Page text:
Making Glass | Outsider 外人Gaijin doesn’t fit in
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Outsider 外人Gaijin doesn’t fit in

21 Jul Outsider 外人Gaijin doesn’t fit in

Had a bit of an epiphany today and I know I’m not supposed to write this but I promised to try not to be a Hippocratic. this writing is what comes up comes out… thus the healthy disclaimer posted earlier. I’ve discovered a sort of power in I have in the land of the rising sun.

It’s the power of Gaijin. According to Wikkipedia, Gaijin is a Japanese word meaning “non-Japanese”, or “alien”. The word is composed of two kanji: gai (外), meaning “outside”; and jin (人), meaning “person” in other words , I don’t fit in.  Not just a Jew, in mass at the Vatican, more like a Mulatto at an Arian square dance. I’ve always had this power but I’ve always been able to be a bit of a chameleon that’s impossible here.

As politely as I try to  Speak  my dialect of Japanese, not just Aragato- Domo-Aregato- Goziomos …Bow  respect traditions & social boundaries (feet are the dirtiest part of the body take your shoes off) Don’t put anything you give to people in your pockets below the waist,  Don’t hand people money directly don’t take money directly. It’s nice but no mater how well I do these things I’m just not from around here, an Outsider a (Gaijin). Average Japanese generally don’t like confrontation, it upsets Wa-  Harmony- the order of things, especially those Japanese who are in positions of authority, (but not to much authority)  like a rent a cop.

I ran into a situation today that was a sort of emergency I needed to act fast like an American but I was In Japan so it’s tricky. There is always a work around here but the fastest way to it is not through logic. Logic doesn’t work here. My situation was this we needed to cross a highway with the kids the Japanese provide overpasses for just such reasons however they aren’t accessible with strollers like our Bugaboo. and to keep people off the roadway they put up fences. so I walked down the road about a block to the emergency vehicle ramp opening in the fence (there is always one) I crossed the highway by foot with the stroller while Sofi and Erika went over the overpass. (I’ve seen others do this with strollers in other areas it gave me the idea) As I approached the overpass the Disney on Ice show finished at Yoyogi Ice Arena.  When the doors opened thousands of people flooded the sidewalk pushing me toward the overpass  back to the other side of the highway! With Lennen in the Bugaboo we  made  it upstream through the parking lot gate of Yoyogi until we  got stuck behind barricades tied with rope 5 ft from the empty sidewalk and an exit door in the fence.  Lennon cutting new teeth was screaming! I asked the guard as politely as I could with limited Japanese and a screaming baby to let us through because I couldn’t go up the steps in the crowd and I needed to go that way…( the exit was 5 feet through the  barricade) he stopped me and ran to get his boss who told me to go the way I came and walk back the opposite way instead. I got on the phone to find where Erika was and as we were talking saw her on the other side of the fence. I told her I couldn’t get through. she said:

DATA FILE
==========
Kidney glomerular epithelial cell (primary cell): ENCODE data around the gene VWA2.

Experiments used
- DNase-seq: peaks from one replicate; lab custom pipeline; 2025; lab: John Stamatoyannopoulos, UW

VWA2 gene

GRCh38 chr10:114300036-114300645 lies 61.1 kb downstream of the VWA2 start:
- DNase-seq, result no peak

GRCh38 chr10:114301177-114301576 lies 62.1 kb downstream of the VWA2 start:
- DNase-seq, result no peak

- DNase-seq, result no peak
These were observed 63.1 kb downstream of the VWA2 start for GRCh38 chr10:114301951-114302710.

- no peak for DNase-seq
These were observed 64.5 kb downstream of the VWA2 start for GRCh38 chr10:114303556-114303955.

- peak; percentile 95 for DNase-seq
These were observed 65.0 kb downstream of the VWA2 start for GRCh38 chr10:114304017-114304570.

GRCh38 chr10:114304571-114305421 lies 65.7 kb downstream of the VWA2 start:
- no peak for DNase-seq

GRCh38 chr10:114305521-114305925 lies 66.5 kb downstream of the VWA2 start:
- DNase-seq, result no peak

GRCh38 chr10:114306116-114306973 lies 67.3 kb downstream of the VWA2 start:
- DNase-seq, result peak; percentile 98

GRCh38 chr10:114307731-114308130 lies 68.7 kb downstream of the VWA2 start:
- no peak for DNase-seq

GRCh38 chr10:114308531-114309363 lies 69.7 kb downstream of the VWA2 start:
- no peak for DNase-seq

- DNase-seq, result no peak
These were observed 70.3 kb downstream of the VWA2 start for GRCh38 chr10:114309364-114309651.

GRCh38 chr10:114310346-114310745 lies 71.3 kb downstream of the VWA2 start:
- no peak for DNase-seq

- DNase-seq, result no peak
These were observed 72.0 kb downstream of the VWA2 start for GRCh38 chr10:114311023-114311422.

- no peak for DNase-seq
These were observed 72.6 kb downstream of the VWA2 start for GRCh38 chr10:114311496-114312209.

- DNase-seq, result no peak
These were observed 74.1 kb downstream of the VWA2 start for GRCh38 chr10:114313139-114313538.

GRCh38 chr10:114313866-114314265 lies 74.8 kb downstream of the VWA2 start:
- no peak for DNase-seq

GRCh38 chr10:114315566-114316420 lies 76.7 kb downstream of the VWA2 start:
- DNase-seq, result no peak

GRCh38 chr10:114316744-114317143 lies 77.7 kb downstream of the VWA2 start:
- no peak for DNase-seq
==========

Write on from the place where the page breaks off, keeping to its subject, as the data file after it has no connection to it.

“Why, the door is right here- people are coming out”

I looked back That same guard had untied and opened the barricade for a Japanese woman with a stroller. I walked over before he could move it back  looked crossly at him and Barked:


in the american south where I was born, you can say almost anything about someone as long as you finish with “bless your heart” so I figure it’s similar here- after all, I did say thank you very much! ‘and if you’ve ever seen me in person you’ll know I don’t look intimidating at all…

Perhaps I should feel bad because I put the needs of my child before the group The way I see it I’m not part of the group don’t expect me to fit into the needs of the group. if I heard your kid screaming I’d let you out the nearest exit especially if you were  foreign.

Today’s’ epiphany, Not fitting in has not always been easy, but it has always served me well. May I continue to be an outsider.

Danny Marder

Daniel N. Marder is a Visual Artist, Teacher, Writer, Cook, Consumer, Critic, Primary Care provider of two growing & inquisitive children, and Husband on an enthusiastic pursuit of the brilliant experience of life. Sometimes funny sometimes strange always seems like it should be in someone 's screen play and then they started blogging.

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